I’m going to update you on the leaders in the boring and unsexy categories of field goal percentage, free throw percentage, steals, and blocks (in addition to FG% + FT% and steals + blocks). I’m sure some of you might be much more focused on the % categories than I just mentioned, but I think most players treat them as an afterthought. So, since others are more likely to ignore these forgotten stats, take advantage of that and focus on them if you can stand to gain points there. I think you’ll find that these categories are often led by some lesser names that can be had more cheaply than the points/rebounds/assists stars. Many are even available in most leagues.

Here are your most effective players in order of Basketball Monster’s per-game values (percentages are weighted) by category or combined categories through 1/9.

Please, blog, may I have some more?

All units. All units. Be advised. We have reports of a 187 at 7000 Coliseum Way. Subject is armed and considered dangerous. Over. 

Lou Williams is a bad, bad man. No Blake. No Milos. No Rivers. No problemo.

PTS REB AST STL BLK TOV 3PT FG FT
 50 2 7 0 0 4 8/16 16/27 10/10
Armed with but a jump shot, Lou single-handedly took down the Warriors, 125-106 in Oakland. Five-Oh. You know what sound that is. Now, he played 35 minutes and had a 39.4 usage rate last night. Here was the rest of the Clippers starting lineup: Jawun Evans, CJ Williams, Wesley Johnson, and DeAndre Jordan. That usage rate seems a little light to me. Obviously, Lou isn’t going to bring out the men in blue every night and Lou will transition back to the bench when the team gets healthy. Regardless, he’s a professional scorer of buckets and will flourish in any capacity. It wouldn’t surprise me if the men in blue make a few more appearances before the end of the season.

Here’s what else I saw last night:

Please, blog, may I have some more?

Remember Carlos Boozer? He of the lead feet on defense, yelling “HEY!” every time he missed a shot in hopes of getting a foul call? At least that’s my recollection of him during his Bulls years. He actually did play decent enough team defense to not hurt the team much while putting up 15 and 10 many nights with his no-jump fade-away rainbows. Anyway, sometime around the end of his Bulls tenure, I remember finding out that this old man on the decline was younger than me. So, I guess I couldn’t really call these NBA players that were considering retirement “old” any longer. Over the years, I’ve even embraced these guys and found that veteran players can be fantasy steals because of our ageist tendencies. And if you play in a dynasty league, they come even cheaper, of course.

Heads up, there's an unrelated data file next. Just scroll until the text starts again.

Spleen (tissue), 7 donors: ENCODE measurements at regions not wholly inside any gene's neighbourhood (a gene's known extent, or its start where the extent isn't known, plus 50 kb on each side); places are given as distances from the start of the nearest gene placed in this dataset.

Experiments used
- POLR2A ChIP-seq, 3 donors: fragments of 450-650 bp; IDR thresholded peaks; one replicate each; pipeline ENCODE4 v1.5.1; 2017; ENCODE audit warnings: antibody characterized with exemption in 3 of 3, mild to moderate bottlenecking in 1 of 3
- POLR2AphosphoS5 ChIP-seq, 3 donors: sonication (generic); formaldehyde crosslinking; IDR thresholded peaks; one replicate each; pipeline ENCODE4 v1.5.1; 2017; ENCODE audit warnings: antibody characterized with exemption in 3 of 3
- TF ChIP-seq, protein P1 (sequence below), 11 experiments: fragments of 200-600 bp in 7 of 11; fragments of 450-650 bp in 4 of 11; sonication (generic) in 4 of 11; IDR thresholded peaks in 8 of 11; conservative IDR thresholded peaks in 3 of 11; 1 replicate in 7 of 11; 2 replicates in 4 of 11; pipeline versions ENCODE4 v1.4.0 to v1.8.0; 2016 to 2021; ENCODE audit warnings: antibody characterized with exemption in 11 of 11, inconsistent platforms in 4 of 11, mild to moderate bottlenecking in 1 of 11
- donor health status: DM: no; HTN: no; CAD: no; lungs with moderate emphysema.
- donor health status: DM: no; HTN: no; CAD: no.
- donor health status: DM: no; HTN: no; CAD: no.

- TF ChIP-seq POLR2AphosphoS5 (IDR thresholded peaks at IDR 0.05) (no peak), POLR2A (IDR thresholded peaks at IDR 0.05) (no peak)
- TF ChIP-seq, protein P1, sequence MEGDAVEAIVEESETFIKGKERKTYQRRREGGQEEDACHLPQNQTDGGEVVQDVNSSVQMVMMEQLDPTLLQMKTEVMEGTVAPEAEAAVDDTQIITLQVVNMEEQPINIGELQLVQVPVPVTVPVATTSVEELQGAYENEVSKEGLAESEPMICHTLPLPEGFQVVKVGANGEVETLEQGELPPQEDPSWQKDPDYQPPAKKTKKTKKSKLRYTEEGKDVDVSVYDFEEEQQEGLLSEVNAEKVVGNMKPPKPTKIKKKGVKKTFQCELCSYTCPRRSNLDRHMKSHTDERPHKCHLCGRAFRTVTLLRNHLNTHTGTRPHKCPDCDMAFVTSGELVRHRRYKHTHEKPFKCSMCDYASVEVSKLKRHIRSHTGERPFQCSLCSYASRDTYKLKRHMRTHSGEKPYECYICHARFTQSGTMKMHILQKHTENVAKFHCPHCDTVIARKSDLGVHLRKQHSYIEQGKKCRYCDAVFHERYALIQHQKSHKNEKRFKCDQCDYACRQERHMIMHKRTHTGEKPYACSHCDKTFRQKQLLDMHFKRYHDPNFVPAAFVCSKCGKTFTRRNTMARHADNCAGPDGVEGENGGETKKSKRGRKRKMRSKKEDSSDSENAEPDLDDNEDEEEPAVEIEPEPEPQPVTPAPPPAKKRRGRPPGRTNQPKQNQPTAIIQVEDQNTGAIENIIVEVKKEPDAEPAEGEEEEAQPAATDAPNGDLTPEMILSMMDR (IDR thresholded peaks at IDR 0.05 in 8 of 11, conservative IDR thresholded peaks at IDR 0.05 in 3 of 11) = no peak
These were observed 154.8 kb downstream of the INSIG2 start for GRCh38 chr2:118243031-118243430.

Of course it’s fun to pick, trade for, and add young players right before they break out. We all want upside. But I think a lot of us don’t realize that older, boring players do have upside because of their depressed draft values. Let’s see how the NBA’s advanced age players are doing on the ESPN Player Rater compared to their Average Draft Position. I do this to hopefully show that you can win with old reliable dudes, even if they’re on the decline. You can even take this information to help you figure out who to target in trades for young, upsidey players.

Please, blog, may I have some more?

The Player Rater is a tool to evaluate the performance of a player with only one number. This is not a perfect tool and will not guarantee victory in fantasy, but this is useful to help improve and evaluate your team.